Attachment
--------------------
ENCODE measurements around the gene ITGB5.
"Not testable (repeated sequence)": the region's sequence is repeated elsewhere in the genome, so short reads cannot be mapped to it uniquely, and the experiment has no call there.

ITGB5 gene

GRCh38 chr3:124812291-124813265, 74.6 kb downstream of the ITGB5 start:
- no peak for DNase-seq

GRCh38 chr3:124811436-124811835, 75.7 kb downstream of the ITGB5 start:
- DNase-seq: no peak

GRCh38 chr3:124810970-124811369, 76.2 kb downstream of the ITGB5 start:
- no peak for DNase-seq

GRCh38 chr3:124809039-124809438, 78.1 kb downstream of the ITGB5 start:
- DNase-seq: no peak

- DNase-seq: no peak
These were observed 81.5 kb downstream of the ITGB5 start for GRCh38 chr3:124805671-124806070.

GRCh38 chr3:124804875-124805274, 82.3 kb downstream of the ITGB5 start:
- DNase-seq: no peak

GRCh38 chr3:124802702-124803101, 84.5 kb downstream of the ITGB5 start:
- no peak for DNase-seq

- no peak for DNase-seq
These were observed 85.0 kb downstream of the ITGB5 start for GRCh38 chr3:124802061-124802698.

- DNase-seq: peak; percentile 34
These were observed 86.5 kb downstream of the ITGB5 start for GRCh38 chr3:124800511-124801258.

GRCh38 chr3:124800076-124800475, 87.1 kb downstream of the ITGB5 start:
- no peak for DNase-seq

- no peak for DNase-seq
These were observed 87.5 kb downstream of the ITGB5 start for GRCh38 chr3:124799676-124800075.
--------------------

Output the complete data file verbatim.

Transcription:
ENCODE measurements around the gene ITGB5.
"Not testable (repeated sequence)": the region's sequence is repeated elsewhere in the genome, so short reads cannot be mapped to it uniquely, and the experiment has no call there.

ITGB5 gene

GRCh38 chr3:124812291-124813265, 74.6 kb downstream of the ITGB5 start:
- no peak for DNase-seq

GRCh38 chr3:124811436-124811835, 75.7 kb downstream of the ITGB5 start:
- DNase-seq: no peak

GRCh38 chr3:124810970-124811369, 76.2 kb downstream of the ITGB5 start:
- no peak for DNase-seq

GRCh38 chr3:124809039-124809438, 78.1 kb downstream of the ITGB5 start:
- DNase-seq: no peak

- DNase-seq: no peak
These were observed 81.5 kb downstream of the ITGB5 start for GRCh38 chr3:124805671-124806070.

GRCh38 chr3:124804875-124805274, 82.3 kb downstream of the ITGB5 start:
- DNase-seq: no peak

GRCh38 chr3:124802702-124803101, 84.5 kb downstream of the ITGB5 start:
- no peak for DNase-seq

- no peak for DNase-seq
These were observed 85.0 kb downstream of the ITGB5 start for GRCh38 chr3:124802061-124802698.

- DNase-seq: peak; percentile 34
These were observed 86.5 kb downstream of the ITGB5 start for GRCh38 chr3:124800511-124801258.

GRCh38 chr3:124800076-124800475, 87.1 kb downstream of the ITGB5 start:
- no peak for DNase-seq

- no peak for DNase-seq
These were observed 87.5 kb downstream of the ITGB5 start for GRCh38 chr3:124799676-124800075.